> organization that has a large, active membership
> (although some 
> non-profits will use it to indicate a large
> membership, but one that is 
> largely passive beyond sending in donations). We're
> not a 
> membership-based organization--what we really are is
> a small group of 
> volunteers who come to meetings regularly and do the
> dirty work needed 
> to keep Indy Media going, like debugging the
> website, editing it, 
> putting together TV and radio shows, doing
> fund-raiser, etc.; plus 
> there are also folks who contribute stories without
> having any greater 
> level of involvement. Anyone who shares our basic
> values welcome to get 
> involved at any level they feel comfortable with. I
> think 
> "community-based collective" captures this
> well--certainly better than 
> any other suggestions.
> 
> You "capitulation" to me, Pete? What on earth are
> you talking about? 
> You make it sound like I threatened to break your
> kneecaps or something 
> :) You, Sofia and I had a couple of long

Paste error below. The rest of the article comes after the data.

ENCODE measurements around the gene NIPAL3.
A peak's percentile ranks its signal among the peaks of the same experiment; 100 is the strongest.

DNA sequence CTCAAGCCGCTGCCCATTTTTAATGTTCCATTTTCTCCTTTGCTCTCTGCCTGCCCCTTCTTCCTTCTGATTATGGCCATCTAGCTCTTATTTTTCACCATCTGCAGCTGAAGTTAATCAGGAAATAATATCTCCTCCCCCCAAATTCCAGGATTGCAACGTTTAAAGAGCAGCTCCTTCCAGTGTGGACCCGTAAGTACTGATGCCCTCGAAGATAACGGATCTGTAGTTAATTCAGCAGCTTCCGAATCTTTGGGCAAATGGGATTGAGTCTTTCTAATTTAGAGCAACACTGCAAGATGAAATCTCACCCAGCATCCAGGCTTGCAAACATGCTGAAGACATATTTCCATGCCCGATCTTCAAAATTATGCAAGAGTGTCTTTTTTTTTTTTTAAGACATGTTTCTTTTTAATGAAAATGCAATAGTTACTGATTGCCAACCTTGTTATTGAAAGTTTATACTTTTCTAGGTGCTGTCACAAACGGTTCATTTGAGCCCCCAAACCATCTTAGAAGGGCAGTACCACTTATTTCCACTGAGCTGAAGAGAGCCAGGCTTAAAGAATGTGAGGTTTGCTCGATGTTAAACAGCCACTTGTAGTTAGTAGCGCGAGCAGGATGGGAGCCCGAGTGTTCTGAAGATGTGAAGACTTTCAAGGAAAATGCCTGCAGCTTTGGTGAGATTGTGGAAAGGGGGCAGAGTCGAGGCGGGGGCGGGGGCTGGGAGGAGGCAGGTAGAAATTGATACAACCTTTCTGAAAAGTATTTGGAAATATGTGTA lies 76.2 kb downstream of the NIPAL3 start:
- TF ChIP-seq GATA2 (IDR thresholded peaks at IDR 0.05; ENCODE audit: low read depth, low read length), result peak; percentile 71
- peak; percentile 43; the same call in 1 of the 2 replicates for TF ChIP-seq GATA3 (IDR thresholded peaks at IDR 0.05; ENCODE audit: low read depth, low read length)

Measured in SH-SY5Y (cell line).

> conversations about the 
> mission statement and we finally agreed on something
> that we were all 
> comfortable with. (It was just the three of us
> because everyone else 
> present didn't want to get involved, not because we
> were trying to form 
> some inner cabal.) It included the term "social
> justice", to indicate 
> our basic values (something Sofia and I *both*
> wanted), but did it in 
> such a way that we maintained some critical distance
> from the groups we 
> cover. You made the decision to elaborate on what we
> agreed on without 
> consulting anyone first and then asked for feedback.
> Honestly, that 
> probably really was not a wise thing to do,
> especially since your 
> additions tilt the mission statement back in the
> direction you are 
> comfortable with. My suggestion for a change was an
> attempt to tilt it 
> back to the compromise we'd reached--I added
> something about social 
> justice, I did it in a similar way, that put some
> distance between 
> ourselves and groups working for social justice, in
> an effort to phrase 
> it in a way you'd be comfortable with. Probably the
> simplest way to 
> deal with this would just to go back to the
> original, single-sentence 
> mission statement. It also seems like the most